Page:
Inspiration: As Game of Thrones was coming to an end, the anticipation of the final season reached a fever pitch.
Workflow: The moment everyone held hands and decided we were going to let Game of Thrones murder the Bud Knight in front of the entire world, established process kind of went out the window.
Results: We never lost sight of our goal: to immortalize one of the greatest shows on television.
This wasn’t about creating a tune-in message; it was about creating a Super Bowl ad that only Game of Thrones could do.
As Game of Thrones was coming to an end, the anticipation of the final season reached a fever pitch, and the world wanted to be part of it. But in the show, there were no easy paths to the throne. So we asked fans one question: how far would you go?
This question would go on to become the launch of a larger digital and experiential ecosystem that asked people to prove their devotion to the Throne, but to kick it off, we needed an example—one that would set the bar of audacity and fandom we were looking for.
So, on TV’s biggest night of the year, we convinced a brand to perform a GoT-style public execution of their main character— to prove how far they’d go #ForTheThrone.
We wanted to elicit shock and awe. This wasn’t about creating a tune-in message; it was about creating a Super Bowl ad that only Game of Thrones could do. This meant being authentic to—and as ruthless as— the show itself.
Once we landed on the idea, all we needed was an iconic—and willing—partner. We wrote many scripts for many brands, but ultimately, an exciting idea around the death of the Bud Knight was met by an equally excited client who was willing to make the ultimate sacrifice and prove their devotion.
Ironic that a world inspired by Game of Thrones itself would be destroyed by it, too.
The nacho-dropping moment we envisioned would take an unprecedented level of collaboration—fusing together two brands, two agencies, two directors, two editors, two sound studios, in an unlikely marriage.
The nacho-dropping moment we envisioned would take an unprecedented level of collaboration—fusing together two brands, two agencies, two directors, two editors, and two sound studios in an unlikely marriage. Naturally there were challenges, but in the end, the key to pulling it off was the very thing our campaign was predicated upon: fandom.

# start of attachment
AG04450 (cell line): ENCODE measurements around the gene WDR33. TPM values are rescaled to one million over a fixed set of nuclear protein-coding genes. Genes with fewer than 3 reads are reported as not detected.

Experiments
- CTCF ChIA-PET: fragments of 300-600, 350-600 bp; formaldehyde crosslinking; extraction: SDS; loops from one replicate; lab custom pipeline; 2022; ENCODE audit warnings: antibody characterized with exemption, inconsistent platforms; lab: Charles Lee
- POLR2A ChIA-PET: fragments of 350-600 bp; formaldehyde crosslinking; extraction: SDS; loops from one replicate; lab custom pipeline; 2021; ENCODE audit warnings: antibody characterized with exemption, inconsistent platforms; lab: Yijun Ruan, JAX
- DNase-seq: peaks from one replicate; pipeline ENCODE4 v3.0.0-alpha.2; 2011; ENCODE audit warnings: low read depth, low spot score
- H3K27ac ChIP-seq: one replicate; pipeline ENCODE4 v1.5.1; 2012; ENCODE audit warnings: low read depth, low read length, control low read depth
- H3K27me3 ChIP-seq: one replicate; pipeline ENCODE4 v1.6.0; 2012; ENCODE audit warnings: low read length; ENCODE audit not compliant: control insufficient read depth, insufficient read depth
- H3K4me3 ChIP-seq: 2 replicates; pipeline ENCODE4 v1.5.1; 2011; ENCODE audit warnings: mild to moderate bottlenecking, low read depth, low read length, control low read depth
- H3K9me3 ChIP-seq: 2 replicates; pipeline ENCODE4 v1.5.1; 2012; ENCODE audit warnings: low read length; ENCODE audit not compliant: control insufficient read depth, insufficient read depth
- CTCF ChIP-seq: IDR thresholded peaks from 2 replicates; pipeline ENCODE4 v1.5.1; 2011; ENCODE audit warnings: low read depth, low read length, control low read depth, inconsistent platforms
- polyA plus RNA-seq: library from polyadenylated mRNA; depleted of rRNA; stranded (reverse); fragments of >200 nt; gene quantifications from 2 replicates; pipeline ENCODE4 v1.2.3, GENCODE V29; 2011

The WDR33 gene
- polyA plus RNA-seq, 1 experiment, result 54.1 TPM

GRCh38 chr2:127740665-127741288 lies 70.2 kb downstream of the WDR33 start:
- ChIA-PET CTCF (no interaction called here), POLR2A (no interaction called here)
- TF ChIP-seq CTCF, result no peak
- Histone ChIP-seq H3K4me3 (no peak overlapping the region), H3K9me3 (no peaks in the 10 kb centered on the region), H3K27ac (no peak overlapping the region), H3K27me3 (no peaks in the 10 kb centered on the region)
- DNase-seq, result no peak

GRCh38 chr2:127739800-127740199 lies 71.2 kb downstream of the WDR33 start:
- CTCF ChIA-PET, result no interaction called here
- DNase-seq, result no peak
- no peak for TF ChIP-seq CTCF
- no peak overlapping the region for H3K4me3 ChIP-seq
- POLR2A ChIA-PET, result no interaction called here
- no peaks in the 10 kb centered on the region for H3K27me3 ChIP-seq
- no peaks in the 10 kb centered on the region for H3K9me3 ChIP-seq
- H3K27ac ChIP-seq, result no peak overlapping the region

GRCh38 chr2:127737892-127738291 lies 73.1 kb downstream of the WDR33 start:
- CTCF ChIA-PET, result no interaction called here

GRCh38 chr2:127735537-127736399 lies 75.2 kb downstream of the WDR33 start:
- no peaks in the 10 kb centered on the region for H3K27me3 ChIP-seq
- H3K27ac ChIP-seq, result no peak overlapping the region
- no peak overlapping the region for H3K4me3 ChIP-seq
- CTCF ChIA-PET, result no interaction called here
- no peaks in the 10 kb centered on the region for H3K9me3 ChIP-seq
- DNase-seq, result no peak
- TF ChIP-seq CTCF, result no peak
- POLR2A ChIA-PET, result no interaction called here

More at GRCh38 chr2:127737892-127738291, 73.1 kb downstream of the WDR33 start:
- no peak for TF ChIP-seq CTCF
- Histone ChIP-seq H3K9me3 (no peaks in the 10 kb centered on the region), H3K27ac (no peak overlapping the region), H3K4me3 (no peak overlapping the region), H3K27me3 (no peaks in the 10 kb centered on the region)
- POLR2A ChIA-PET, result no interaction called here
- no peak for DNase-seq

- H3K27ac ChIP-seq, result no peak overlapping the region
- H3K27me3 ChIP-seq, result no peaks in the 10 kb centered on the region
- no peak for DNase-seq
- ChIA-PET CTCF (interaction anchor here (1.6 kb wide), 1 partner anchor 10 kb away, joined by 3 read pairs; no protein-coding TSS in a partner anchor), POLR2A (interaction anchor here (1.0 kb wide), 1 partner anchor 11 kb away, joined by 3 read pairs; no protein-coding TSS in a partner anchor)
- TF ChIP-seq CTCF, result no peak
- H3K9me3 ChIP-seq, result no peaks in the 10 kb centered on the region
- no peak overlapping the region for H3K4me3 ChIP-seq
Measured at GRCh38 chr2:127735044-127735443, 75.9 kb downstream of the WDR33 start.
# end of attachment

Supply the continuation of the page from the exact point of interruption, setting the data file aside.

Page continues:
Like an army, each of us had a different role to play: the Bud Light team had to ensure their Dilly Dilly world felt as hilarious and authentic as possible, and the GoT team needed to make the rug pull as gut-punching as it could be.
What every team had in common was a shared ambition to send the show off in a way that was worthy of the show itself.
The moment everyone held hands and decided we were going to let Game of Thrones murder the Bud Knight in front of the entire world, established process kind of went out the window.
The idea was unprecedented and completely new territory, and there was certainly no rule book on how to pull this off. This meant every discipline—from the ambitious clients at HBO and AB InBev to two of the world’s most creatively driven (and competing) agencies to two production companies from completely different worlds—coming together under the banner of shared fandom to create something the world had never seen.
This level of collaboration was the definition of outside the box: two brands, two directors, two editors and, not to mention, two agencies that normally compete for recognition as the very best coming together under one banner. It was the definition of uncharted waters. But this duplication was the only way to ensure both worlds—Game of Thrones and the Bug Light kingdom—remained authentic so that no one could see the twist coming.
Because our team is often in different places, spread across different cities, countries, and even time zones, we primarily use G Suite and Slack to maintain collaboration and productivity.
What’s great about these tools is that they remove the “finished” feel of a PDF and present decks as more of a fluid conversation; inviting clients, or in the case of “Joust,” different agencies and partners, to comment, iterate and build on the work.
Naturally, the moment the office doors closed due to the lockdown, there was trepidation over what “culture” we may lose in the absence of a physical space and the ability to see each other.
What we’re seeing, however, is an unrelenting creative drive and collaboration that has put a finer point on what we already knew about the agency: that the culture of Droga5 is defined by care—caring for every aspect of the work and caring for each other. And we’re finding new and inspiring ways to do both every day.
We always knew that the reaction we wanted to elicit from people was “How the hell did they pull that off?”
From the moment we embarked on this project, we always knew that the reaction we wanted to elicit from people was “How the hell did they pull that off?”
And no matter how tense the creative and production processes became or how many challenges arose that led us to feel that this was the day the project might die, we never lost sight of that. It became our mantra, and it serves us to this day on every project we work on.
Naturally, we’re humbled and grateful to be recognized in this way. Having this work celebrated by the showrunners, George RR Martin and the billions of people on the Internet who seek out entertainment, not advertising, is just proof we never lost sight of our goal: to immortalize one of the greatest shows on television.